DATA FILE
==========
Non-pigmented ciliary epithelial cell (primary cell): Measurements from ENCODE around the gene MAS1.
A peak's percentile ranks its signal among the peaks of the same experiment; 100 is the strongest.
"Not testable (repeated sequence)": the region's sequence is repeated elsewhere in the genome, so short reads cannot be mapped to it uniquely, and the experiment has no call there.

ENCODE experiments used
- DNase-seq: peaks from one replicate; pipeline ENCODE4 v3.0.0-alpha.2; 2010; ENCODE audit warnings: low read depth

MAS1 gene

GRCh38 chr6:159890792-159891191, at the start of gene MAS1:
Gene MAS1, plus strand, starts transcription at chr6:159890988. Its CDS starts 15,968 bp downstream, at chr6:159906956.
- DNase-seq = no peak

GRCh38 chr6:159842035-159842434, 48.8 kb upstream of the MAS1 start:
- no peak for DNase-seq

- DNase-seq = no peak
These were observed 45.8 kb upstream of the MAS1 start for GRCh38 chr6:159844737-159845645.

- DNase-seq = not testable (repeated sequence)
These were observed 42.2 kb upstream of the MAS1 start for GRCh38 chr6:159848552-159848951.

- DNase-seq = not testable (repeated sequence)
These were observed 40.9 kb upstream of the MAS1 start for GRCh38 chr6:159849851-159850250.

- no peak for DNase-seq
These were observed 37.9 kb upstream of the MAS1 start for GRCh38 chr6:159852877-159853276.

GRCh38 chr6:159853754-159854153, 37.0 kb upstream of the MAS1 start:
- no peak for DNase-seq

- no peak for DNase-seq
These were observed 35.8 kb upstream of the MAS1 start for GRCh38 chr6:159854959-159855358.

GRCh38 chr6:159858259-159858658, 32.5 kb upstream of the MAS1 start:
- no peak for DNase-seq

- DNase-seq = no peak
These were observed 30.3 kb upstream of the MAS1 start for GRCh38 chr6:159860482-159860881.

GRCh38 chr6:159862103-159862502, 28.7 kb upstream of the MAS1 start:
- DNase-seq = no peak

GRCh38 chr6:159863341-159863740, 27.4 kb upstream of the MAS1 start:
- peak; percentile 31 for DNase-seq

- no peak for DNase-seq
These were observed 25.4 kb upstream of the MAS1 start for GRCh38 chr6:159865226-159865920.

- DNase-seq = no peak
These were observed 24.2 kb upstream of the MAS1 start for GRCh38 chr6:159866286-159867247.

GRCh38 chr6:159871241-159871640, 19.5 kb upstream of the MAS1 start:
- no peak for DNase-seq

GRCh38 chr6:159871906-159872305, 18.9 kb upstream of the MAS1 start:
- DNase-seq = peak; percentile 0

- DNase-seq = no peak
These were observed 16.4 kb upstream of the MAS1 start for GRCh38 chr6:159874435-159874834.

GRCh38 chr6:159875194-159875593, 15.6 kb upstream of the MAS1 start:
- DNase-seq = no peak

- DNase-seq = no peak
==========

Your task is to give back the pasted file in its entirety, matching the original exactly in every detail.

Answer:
Non-pigmented ciliary epithelial cell (primary cell): Measurements from ENCODE around the gene MAS1.
A peak's percentile ranks its signal among the peaks of the same experiment; 100 is the strongest.
"Not testable (repeated sequence)": the region's sequence is repeated elsewhere in the genome, so short reads cannot be mapped to it uniquely, and the experiment has no call there.

ENCODE experiments used
- DNase-seq: peaks from one replicate; pipeline ENCODE4 v3.0.0-alpha.2; 2010; ENCODE audit warnings: low read depth

MAS1 gene

GRCh38 chr6:159890792-159891191, at the start of gene MAS1:
Gene MAS1, plus strand, starts transcription at chr6:159890988. Its CDS starts 15,968 bp downstream, at chr6:159906956.
- DNase-seq = no peak

GRCh38 chr6:159842035-159842434, 48.8 kb upstream of the MAS1 start:
- no peak for DNase-seq

- DNase-seq = no peak
These were observed 45.8 kb upstream of the MAS1 start for GRCh38 chr6:159844737-159845645.

- DNase-seq = not testable (repeated sequence)
These were observed 42.2 kb upstream of the MAS1 start for GRCh38 chr6:159848552-159848951.

- DNase-seq = not testable (repeated sequence)
These were observed 40.9 kb upstream of the MAS1 start for GRCh38 chr6:159849851-159850250.

- no peak for DNase-seq
These were observed 37.9 kb upstream of the MAS1 start for GRCh38 chr6:159852877-159853276.

GRCh38 chr6:159853754-159854153, 37.0 kb upstream of the MAS1 start:
- no peak for DNase-seq

- no peak for DNase-seq
These were observed 35.8 kb upstream of the MAS1 start for GRCh38 chr6:159854959-159855358.

GRCh38 chr6:159858259-159858658, 32.5 kb upstream of the MAS1 start:
- no peak for DNase-seq

- DNase-seq = no peak
These were observed 30.3 kb upstream of the MAS1 start for GRCh38 chr6:159860482-159860881.

GRCh38 chr6:159862103-159862502, 28.7 kb upstream of the MAS1 start:
- DNase-seq = no peak

GRCh38 chr6:159863341-159863740, 27.4 kb upstream of the MAS1 start:
- peak; percentile 31 for DNase-seq

- no peak for DNase-seq
These were observed 25.4 kb upstream of the MAS1 start for GRCh38 chr6:159865226-159865920.

- DNase-seq = no peak
These were observed 24.2 kb upstream of the MAS1 start for GRCh38 chr6:159866286-159867247.

GRCh38 chr6:159871241-159871640, 19.5 kb upstream of the MAS1 start:
- no peak for DNase-seq

GRCh38 chr6:159871906-159872305, 18.9 kb upstream of the MAS1 start:
- DNase-seq = peak; percentile 0

- DNase-seq = no peak
These were observed 16.4 kb upstream of the MAS1 start for GRCh38 chr6:159874435-159874834.

GRCh38 chr6:159875194-159875593, 15.6 kb upstream of the MAS1 start:
- DNase-seq = no peak

- DNase-seq = no peak